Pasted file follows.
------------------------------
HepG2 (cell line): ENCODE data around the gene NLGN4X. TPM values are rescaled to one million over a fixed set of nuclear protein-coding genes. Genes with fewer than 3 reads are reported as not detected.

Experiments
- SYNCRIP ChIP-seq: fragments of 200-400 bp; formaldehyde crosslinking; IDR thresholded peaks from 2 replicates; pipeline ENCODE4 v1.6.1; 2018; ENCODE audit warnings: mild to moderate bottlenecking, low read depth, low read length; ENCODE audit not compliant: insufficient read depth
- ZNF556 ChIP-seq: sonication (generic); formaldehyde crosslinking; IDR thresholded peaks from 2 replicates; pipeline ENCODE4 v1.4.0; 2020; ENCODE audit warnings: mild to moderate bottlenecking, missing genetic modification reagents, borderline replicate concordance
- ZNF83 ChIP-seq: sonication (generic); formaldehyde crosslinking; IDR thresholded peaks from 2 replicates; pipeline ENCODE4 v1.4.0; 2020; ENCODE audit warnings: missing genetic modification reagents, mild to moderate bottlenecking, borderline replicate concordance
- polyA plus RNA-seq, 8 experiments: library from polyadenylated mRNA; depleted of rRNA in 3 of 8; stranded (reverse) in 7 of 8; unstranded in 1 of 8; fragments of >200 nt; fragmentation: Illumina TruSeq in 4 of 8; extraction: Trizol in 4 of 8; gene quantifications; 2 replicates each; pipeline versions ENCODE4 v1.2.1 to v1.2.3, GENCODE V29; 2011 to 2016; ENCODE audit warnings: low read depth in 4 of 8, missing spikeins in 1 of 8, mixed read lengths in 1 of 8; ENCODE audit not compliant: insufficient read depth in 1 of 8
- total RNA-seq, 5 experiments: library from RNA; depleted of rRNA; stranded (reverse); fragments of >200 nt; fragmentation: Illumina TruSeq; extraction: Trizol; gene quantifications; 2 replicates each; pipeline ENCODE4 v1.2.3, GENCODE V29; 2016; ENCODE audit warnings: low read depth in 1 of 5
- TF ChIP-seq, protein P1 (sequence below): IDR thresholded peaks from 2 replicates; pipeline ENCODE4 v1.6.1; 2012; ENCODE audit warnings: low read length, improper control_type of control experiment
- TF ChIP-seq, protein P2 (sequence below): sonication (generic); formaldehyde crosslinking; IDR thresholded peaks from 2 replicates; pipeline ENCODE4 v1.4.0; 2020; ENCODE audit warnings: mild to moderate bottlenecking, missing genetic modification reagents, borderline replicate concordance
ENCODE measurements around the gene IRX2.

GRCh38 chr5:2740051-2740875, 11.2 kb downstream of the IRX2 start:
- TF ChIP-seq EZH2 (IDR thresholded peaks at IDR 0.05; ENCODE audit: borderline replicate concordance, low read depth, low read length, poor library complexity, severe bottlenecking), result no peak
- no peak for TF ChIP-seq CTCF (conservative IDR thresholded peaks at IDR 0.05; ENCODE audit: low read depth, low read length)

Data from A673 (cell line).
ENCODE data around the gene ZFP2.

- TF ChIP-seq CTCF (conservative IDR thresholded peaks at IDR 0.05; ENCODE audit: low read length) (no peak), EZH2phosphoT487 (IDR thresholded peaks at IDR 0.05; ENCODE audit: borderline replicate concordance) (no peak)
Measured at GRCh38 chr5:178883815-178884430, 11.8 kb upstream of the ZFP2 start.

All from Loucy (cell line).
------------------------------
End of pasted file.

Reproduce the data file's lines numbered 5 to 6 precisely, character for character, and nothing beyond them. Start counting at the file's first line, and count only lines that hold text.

- ZNF83 ChIP-seq: sonication (generic); formaldehyde crosslinking; IDR thresholded peaks from 2 replicates; pipeline ENCODE4 v1.4.0; 2020; ENCODE audit warnings: missing genetic modification reagents, mild to moderate bottlenecking, borderline replicate concordance
- polyA plus RNA-seq, 8 experiments: library from polyadenylated mRNA; depleted of rRNA in 3 of 8; stranded (reverse) in 7 of 8; unstranded in 1 of 8; fragments of >200 nt; fragmentation: Illumina TruSeq in 4 of 8; extraction: Trizol in 4 of 8; gene quantifications; 2 replicates each; pipeline versions ENCODE4 v1.2.1 to v1.2.3, GENCODE V29; 2011 to 2016; ENCODE audit warnings: low read depth in 4 of 8, missing spikeins in 1 of 8, mixed read lengths in 1 of 8; ENCODE audit not compliant: insufficient read depth in 1 of 8